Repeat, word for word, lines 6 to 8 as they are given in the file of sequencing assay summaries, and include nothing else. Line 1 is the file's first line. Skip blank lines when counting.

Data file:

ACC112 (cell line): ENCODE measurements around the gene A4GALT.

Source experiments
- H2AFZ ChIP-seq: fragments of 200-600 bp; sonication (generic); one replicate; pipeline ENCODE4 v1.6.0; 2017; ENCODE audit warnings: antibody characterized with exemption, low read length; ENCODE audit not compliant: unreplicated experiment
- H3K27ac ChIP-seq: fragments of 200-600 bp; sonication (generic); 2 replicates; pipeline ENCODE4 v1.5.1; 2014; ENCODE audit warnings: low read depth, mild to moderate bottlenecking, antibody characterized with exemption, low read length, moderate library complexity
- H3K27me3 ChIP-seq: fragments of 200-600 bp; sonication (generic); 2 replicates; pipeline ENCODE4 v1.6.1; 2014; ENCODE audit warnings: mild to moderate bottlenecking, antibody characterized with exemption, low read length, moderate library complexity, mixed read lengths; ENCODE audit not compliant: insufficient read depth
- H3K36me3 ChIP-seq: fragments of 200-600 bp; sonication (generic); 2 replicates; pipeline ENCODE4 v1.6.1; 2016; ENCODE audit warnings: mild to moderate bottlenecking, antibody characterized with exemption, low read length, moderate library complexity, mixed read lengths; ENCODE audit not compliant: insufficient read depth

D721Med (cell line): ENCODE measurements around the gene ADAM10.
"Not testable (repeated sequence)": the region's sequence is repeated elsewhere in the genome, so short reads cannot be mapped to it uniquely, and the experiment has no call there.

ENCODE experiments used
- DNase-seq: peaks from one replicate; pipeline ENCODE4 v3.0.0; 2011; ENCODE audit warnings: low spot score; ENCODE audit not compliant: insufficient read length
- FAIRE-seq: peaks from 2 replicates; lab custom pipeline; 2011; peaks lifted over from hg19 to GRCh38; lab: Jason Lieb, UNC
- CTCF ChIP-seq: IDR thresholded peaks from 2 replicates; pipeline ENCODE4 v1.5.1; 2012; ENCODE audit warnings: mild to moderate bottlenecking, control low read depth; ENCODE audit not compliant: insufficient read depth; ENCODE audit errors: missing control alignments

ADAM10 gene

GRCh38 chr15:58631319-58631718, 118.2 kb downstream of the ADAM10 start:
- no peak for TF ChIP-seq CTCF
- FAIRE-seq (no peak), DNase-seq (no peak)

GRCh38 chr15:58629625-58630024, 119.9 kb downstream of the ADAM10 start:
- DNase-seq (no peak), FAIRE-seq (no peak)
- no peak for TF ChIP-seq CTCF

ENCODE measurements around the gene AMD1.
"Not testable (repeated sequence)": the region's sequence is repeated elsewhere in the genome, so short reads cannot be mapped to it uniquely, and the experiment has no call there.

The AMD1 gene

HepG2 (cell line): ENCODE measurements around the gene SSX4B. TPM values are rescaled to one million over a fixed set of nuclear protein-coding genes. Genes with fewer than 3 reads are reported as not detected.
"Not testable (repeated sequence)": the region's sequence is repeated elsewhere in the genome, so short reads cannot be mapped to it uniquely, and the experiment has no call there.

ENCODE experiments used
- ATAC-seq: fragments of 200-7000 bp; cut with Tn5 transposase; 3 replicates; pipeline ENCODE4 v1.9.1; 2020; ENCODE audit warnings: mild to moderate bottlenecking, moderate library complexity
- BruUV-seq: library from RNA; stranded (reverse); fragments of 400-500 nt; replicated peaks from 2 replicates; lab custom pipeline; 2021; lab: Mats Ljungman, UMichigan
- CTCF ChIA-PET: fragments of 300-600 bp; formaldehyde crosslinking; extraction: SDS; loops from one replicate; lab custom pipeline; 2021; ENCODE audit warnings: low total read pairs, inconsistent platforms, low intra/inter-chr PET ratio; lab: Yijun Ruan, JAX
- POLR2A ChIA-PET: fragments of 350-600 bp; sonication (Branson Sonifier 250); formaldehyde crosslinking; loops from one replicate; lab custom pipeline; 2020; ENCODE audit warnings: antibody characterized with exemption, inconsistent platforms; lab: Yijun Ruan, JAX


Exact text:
- H3K36me3 ChIP-seq: fragments of 200-600 bp; sonication (generic); 2 replicates; pipeline ENCODE4 v1.6.1; 2016; ENCODE audit warnings: mild to moderate bottlenecking, antibody characterized with exemption, low read length, moderate library complexity, mixed read lengths; ENCODE audit not compliant: insufficient read depth

D721Med (cell line): ENCODE measurements around the gene ADAM10.
"Not testable (repeated sequence)": the region's sequence is repeated elsewhere in the genome, so short reads cannot be mapped to it uniquely, and the experiment has no call there.